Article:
Purification of antimicrobial activity

Bioactive compounds were studied in the isolates INA-45, INA-46, and INA-53. They were extracted and purified so that their antimicrobial activity could be tested. Antimicrobial activity was tested using the agar well diffusion method. The effects of extracellular compounds on antimicrobial activity are shown in Table 2. INA- 53 had the highest antibacterial activity against the pathogenic species of the three isolates, ranging from 16.0mm to 24.0mm. INA – 53 was chosen as a potent isolate for phylogenetic and molecular analysis because INA – 45 (7.8mm – 9.0mm) and INA – 46 (8.0mm – 13.5mm) demonstrated moderate activity.

Cell wall analysis

Cell wall analysis of INA 53 was carried out with the help of paper chromatography to so the number of amino acids and sugar in the cell wall of the potent INA 53 isolate.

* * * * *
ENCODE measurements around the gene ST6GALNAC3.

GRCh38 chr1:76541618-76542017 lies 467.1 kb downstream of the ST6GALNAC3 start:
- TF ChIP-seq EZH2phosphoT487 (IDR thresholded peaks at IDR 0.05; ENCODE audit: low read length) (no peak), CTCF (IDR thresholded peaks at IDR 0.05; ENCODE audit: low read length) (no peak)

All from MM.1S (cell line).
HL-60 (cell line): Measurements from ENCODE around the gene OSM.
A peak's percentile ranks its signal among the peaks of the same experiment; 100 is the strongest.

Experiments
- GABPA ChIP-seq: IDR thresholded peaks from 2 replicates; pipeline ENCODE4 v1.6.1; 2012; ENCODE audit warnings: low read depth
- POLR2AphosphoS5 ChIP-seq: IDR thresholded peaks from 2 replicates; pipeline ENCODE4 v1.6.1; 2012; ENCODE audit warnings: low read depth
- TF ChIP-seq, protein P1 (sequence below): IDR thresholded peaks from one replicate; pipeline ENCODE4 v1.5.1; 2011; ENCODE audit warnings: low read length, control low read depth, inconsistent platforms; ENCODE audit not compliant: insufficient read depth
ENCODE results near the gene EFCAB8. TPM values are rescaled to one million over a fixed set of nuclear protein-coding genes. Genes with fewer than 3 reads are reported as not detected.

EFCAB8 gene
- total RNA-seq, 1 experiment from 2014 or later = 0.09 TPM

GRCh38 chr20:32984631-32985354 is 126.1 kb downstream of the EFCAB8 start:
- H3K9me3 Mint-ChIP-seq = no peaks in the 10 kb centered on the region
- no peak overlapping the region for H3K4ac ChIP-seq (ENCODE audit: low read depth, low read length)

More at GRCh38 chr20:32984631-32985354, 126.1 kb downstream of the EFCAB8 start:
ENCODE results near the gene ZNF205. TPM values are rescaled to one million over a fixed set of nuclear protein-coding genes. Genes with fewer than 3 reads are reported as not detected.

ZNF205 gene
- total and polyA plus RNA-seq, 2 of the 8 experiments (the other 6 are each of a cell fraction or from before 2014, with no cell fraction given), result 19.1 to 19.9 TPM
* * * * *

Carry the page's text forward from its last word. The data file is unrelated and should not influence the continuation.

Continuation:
Paper Chromatography for separation of amino acids:-

dried cell mass was immersed in deionized water, mixed well, and utilized to identify amino acids contained in the INA – 53 actinomycetes strain. The above-mentioned method was carried out using the paper chromatography technique.

The total number of amino acids present or generated by the actinomycetes isolate INA – 53 is shown in Figure 1. On the Whatman filter paper, the paper chromatography method revealed four distinct spots. Which interprets the presence of four different types of amino acids produced by the strain of actinomycetes Yellow, brown, light pink, and dark pink colored dots were obtained.

Paper Chromatography for separation of sugars:-

The other half of the dried cell mas was suspended in the deionized water, it was mixed well and used for the detection of different types of sugars present in the actinomycetes strain of INA – 53. The paper chromatography technique was applied for detection of sugars.